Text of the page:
Archive for February 9th, 2004

Simply scared or are things going to get much worse?

February 9, 2004

 


One can’t help but be concerned about the authoritarian and fascist tone of many statements made Government officials and high ranking military this weekend. From the statements by two Ministers saying that there will be no recall referendum against the President, to the abusive acts and statements by two Generals, the attitude is not that of a democratic Government and only helps to unnecessarily increase tension in a country that needs exactly the opposite.


 


A Deputy from the Acción Democrática party, Edgar Zambrano, denounced that he was having dinner last Friday with CNE Director Sobella Mejias when a group of National Guards hit him and handcuffed him and took him away in a National Guard wagon. The General denies that this ever took place, saying that he does not even know Zambrano. But then he proceeds to say that he was at the Restaurant and the guards accompanying him might have done something to Zambrano.


 


The General then goes on to question what Zambrano was doing having dinner with the CNE Director as if two people belonging to the same political party can not have dinner together (besides being of opposite sexes, which is not the General’s business anyway). Moreover, Zambrano has witnesses of what took place and turned in as evidence the pair of handcuffs used on him. The General said that you can get a pair of handcuffs anywhere.


 


The second outrageous act was the announcement in President Chavez’s Sunday program that an active General would be a candidate to the Governorship of Carabobo state. General Acosta Carles, the same burping General who committed abuse of power in December 2001, confiscating and selling private property for which he was promoted by President, actually said he was already the “de facto” Governor of that state.


 


The worst part is that President Chávez continues going around the country announcing his hand-picked candidates. This violates the law in many different ways: First of all, neither active military nor public office holders can be candidates by law (Violation #1). Nor can they be candidates until the day they register (Registration is not even open yet for the regional elections) (Violation #2). Despite this, Chavez uses Government sponsored TV programs to launch these illegal candidacies, which represents misuse of public funds (Violation #3), abuse of power (violation #4) and sponsoring illegal activities (Violation #5). But of course, since Chávez controls the Attorney General (who is also the Prosecutor in charge of upholding the law), the CNE, the National Assembly and the People’s Ombudsman, all of this happens with total impunity.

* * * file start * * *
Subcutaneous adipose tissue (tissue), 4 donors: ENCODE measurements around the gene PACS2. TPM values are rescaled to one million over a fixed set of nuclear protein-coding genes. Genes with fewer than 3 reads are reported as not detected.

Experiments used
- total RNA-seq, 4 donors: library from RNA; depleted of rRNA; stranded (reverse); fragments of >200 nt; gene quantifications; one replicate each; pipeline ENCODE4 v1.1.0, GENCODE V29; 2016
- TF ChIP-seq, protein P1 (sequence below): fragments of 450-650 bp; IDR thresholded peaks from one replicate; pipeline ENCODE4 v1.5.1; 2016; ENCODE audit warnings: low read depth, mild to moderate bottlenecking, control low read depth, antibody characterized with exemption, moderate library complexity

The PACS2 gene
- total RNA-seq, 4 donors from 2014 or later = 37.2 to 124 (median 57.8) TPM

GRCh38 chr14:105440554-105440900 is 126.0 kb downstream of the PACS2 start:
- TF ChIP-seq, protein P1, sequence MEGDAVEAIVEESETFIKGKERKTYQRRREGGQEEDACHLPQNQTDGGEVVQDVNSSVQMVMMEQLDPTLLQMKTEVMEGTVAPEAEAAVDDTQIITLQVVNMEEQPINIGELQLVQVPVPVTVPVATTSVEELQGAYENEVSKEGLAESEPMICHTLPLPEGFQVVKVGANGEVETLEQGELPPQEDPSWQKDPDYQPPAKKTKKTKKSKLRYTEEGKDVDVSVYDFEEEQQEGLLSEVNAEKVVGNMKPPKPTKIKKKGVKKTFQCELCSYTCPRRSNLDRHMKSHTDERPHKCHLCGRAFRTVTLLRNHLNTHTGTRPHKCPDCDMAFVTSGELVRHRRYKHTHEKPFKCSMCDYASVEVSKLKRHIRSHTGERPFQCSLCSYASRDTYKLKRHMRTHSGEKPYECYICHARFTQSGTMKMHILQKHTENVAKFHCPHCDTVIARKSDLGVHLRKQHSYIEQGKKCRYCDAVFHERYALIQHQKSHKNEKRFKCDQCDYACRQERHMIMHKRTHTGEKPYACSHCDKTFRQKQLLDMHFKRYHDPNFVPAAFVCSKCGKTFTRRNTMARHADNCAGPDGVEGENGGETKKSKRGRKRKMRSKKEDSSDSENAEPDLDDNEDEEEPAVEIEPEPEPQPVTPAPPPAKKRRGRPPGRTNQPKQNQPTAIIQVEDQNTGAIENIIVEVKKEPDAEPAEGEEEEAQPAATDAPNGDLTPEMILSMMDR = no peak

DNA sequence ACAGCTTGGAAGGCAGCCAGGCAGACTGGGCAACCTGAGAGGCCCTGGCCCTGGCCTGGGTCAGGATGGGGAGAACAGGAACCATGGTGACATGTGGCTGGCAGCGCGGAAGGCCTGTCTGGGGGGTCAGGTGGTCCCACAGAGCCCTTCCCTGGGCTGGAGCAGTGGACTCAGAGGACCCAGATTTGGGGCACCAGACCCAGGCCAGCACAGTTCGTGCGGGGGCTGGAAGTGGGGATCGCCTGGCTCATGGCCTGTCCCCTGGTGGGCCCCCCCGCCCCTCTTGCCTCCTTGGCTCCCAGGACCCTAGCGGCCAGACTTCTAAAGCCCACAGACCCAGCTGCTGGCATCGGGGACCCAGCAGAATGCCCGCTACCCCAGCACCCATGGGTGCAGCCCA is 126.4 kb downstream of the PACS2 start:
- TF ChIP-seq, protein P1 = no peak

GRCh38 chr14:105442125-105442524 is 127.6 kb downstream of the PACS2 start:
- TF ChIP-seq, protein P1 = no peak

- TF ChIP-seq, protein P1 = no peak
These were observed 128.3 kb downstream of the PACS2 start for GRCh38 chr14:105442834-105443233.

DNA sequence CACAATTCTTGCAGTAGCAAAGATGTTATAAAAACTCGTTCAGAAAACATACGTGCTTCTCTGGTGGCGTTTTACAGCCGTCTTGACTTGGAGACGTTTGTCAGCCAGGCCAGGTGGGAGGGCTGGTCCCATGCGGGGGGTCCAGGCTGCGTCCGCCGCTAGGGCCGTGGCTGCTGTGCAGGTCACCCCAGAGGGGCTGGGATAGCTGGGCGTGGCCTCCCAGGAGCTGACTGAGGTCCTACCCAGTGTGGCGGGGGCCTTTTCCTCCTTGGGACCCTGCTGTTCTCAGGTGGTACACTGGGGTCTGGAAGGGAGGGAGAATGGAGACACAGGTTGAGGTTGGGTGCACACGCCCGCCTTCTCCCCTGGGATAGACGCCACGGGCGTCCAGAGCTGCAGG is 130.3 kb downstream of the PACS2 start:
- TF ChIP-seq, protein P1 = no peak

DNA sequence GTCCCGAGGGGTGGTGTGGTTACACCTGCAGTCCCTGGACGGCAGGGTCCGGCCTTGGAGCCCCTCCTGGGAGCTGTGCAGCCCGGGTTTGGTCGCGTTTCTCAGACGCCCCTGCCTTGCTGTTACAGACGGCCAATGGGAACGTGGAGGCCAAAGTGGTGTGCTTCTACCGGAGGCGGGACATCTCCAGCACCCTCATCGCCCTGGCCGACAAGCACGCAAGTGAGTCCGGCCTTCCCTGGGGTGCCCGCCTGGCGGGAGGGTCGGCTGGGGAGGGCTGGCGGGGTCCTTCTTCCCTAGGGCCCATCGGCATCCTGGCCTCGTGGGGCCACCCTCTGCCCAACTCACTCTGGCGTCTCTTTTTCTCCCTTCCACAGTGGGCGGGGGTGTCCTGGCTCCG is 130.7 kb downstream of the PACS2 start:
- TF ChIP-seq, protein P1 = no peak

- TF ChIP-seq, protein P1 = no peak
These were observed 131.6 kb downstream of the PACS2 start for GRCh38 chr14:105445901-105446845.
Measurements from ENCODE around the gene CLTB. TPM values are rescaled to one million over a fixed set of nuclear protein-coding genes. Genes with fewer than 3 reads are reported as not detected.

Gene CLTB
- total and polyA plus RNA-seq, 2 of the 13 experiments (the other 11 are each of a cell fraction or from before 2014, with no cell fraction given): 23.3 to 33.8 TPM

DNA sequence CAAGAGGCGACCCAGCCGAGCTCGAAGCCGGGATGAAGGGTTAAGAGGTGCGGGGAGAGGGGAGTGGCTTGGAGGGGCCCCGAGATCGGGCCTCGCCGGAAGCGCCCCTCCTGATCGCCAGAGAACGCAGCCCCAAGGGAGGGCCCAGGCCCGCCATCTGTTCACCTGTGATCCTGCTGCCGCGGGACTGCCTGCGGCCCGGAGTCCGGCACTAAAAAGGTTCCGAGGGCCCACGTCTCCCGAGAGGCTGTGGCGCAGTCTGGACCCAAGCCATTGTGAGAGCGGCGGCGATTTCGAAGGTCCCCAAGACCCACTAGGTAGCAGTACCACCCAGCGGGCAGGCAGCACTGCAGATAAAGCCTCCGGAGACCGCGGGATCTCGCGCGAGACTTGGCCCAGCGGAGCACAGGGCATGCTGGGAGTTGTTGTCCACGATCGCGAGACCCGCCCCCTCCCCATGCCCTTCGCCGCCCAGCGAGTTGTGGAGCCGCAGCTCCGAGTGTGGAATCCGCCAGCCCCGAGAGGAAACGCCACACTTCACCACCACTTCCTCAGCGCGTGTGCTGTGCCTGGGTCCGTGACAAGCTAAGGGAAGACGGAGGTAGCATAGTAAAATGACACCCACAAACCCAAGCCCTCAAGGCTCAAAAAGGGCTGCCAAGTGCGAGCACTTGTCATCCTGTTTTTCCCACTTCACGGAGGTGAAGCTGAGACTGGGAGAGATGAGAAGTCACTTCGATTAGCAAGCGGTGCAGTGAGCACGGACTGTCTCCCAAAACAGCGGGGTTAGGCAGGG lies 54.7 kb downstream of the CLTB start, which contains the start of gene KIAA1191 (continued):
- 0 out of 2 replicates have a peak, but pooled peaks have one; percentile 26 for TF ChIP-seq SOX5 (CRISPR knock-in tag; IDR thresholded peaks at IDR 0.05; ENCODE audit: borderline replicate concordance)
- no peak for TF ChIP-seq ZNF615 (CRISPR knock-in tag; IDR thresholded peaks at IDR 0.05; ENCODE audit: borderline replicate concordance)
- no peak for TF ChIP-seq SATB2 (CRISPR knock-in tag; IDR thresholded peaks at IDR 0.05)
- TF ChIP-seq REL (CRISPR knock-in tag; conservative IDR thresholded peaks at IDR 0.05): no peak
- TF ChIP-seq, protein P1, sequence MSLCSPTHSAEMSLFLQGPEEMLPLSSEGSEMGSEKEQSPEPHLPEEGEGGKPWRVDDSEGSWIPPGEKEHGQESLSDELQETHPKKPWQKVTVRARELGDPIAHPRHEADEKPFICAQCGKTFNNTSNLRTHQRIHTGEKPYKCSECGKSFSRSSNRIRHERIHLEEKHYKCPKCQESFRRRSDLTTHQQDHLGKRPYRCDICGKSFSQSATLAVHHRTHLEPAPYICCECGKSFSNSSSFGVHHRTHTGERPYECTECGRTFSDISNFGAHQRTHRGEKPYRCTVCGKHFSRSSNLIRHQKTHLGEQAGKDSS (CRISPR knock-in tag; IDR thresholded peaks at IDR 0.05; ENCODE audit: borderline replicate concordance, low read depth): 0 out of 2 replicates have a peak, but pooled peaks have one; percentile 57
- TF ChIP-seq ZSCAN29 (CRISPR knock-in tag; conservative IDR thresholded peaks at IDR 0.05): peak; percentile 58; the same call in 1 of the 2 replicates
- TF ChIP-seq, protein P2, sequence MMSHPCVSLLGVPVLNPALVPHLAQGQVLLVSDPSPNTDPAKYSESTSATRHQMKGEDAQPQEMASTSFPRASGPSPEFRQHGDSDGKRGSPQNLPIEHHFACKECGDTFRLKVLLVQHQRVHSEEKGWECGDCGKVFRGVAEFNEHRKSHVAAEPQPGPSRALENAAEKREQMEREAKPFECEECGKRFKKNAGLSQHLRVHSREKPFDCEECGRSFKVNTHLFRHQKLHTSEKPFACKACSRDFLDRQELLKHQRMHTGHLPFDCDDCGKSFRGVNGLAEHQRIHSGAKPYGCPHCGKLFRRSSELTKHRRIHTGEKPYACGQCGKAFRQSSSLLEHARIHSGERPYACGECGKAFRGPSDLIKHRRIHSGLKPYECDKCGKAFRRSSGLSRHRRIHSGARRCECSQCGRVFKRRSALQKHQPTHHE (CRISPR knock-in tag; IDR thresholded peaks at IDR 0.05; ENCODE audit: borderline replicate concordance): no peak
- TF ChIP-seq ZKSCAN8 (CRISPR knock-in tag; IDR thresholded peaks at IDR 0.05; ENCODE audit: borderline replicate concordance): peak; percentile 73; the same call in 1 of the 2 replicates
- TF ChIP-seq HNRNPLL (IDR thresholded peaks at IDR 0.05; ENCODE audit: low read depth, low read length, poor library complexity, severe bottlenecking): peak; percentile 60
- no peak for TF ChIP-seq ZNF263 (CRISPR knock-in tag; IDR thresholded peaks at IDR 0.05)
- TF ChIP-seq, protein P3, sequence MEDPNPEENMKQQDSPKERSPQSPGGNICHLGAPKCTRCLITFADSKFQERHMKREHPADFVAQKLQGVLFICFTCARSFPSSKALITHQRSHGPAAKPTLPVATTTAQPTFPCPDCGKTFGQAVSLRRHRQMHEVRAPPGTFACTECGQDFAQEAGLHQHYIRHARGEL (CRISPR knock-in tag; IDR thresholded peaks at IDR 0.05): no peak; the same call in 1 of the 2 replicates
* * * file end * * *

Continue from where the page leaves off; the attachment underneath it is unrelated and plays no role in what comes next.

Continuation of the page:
This is what an autocratic Government is all about. Violation of the laws, violation of the rights of people, abuse of power, total impunity by the military and Government officials, limits to the exercise of democracy. While I still cautiously believe that there will be a recall referendum, the fascist and arrogant behaviour of Government officials in the last few days, tells me that they are getting nervous. Edgy because they have realized the opposition has the necessary signatures to hold the recall vote. Nervous because they know they might lose the vote. Edgy because if they ever lose their stronghold on all stages of power, a revived judicial system will prosecute them for their abuses. They should be…

Currency devalued

February 9, 2004

 


The Venezuelan Government devalued the currency today from Bs. 1600 to the US$ to Bs. 1920 to the US$. The move was not unexpected as the 2004 budget was calculated at exactly the new rate an average for the full year. Thus, it was only a question of when exactly the Government would implement it.


 


The decision will have its strongest impact on basic foodstuffs which were receiving foreign currency at the official rate as well as regulated products which, if not adjusted, will become scarce. The move will obviously add to inflation in 2004 as the parallel market exchange rate moved today from Bs. 3100 to Bs. 3200 as part of the devaluation had already been priced in last week when the foreign exchange control office CADIVI stopped the flow of foreign currency arguing that it was changing its already brand new information system.


 


As suggested here last Friday, this is likely to be a first step before the Government issues two bonds in US$ one to be swapped for local debt in the hands of the banks and the second one to be sold to local investors in Bolívars.